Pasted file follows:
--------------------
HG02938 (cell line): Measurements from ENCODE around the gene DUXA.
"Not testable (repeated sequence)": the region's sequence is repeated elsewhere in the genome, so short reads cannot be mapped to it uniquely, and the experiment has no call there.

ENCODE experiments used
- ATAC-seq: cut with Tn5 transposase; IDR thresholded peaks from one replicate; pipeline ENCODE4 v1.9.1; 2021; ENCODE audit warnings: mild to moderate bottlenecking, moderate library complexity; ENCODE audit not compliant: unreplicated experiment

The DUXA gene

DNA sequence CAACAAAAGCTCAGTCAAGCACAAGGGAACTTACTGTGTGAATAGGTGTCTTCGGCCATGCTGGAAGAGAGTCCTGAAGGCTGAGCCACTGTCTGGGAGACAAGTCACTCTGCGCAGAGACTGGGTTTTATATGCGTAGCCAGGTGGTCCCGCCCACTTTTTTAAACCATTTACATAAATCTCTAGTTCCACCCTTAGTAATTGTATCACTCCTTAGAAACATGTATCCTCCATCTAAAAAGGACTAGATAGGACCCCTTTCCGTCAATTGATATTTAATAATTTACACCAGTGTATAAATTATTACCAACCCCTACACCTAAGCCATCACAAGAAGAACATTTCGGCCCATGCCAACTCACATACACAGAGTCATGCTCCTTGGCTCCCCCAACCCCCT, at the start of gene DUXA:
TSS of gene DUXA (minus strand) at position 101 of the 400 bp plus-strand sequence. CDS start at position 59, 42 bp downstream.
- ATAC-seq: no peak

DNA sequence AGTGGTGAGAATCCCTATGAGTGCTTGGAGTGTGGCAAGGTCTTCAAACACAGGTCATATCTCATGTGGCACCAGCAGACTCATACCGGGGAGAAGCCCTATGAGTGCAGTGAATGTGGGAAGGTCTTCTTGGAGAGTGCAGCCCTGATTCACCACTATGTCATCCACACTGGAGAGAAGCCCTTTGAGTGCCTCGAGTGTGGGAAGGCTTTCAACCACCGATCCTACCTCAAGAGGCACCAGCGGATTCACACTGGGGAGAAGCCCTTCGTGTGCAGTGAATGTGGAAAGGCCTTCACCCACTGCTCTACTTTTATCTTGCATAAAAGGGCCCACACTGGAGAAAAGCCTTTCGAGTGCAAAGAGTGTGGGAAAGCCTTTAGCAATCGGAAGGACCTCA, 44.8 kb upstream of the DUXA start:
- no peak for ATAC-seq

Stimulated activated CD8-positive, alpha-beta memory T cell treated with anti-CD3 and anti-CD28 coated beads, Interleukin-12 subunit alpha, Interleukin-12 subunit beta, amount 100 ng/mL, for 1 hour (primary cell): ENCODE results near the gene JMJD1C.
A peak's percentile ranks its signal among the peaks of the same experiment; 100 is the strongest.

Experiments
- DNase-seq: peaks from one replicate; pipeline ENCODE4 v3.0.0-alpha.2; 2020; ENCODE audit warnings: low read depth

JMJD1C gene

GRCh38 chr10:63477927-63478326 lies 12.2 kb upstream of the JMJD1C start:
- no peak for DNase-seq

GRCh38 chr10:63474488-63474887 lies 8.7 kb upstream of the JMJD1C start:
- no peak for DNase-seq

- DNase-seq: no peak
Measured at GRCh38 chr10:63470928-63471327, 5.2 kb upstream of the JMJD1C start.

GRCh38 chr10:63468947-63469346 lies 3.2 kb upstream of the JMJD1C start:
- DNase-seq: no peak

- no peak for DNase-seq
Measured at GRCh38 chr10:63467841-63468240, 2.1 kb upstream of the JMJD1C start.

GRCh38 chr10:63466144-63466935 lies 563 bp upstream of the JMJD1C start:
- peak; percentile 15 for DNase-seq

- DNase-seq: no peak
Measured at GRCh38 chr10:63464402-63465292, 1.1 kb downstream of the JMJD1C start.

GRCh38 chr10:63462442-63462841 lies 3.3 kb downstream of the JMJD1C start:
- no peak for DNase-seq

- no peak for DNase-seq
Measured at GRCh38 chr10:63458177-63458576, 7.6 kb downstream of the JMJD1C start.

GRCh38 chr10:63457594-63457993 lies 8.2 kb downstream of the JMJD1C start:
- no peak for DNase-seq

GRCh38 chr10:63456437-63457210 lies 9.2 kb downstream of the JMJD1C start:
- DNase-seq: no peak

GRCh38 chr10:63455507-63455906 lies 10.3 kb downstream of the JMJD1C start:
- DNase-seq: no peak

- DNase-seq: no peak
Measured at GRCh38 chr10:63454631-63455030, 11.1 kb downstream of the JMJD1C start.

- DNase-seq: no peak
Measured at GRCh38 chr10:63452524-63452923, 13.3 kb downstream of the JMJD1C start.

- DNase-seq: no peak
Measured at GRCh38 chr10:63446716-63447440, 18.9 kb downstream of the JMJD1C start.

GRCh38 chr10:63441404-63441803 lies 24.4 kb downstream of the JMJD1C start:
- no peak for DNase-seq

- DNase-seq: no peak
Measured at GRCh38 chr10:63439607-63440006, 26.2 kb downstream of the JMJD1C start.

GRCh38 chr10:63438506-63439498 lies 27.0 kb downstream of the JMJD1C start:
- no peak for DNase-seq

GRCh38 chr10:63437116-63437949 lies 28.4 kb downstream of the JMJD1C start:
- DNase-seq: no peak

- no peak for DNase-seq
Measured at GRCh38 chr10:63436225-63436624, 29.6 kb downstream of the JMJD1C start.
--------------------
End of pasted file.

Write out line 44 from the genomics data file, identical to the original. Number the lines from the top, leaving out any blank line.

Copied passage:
- DNase-seq: no peak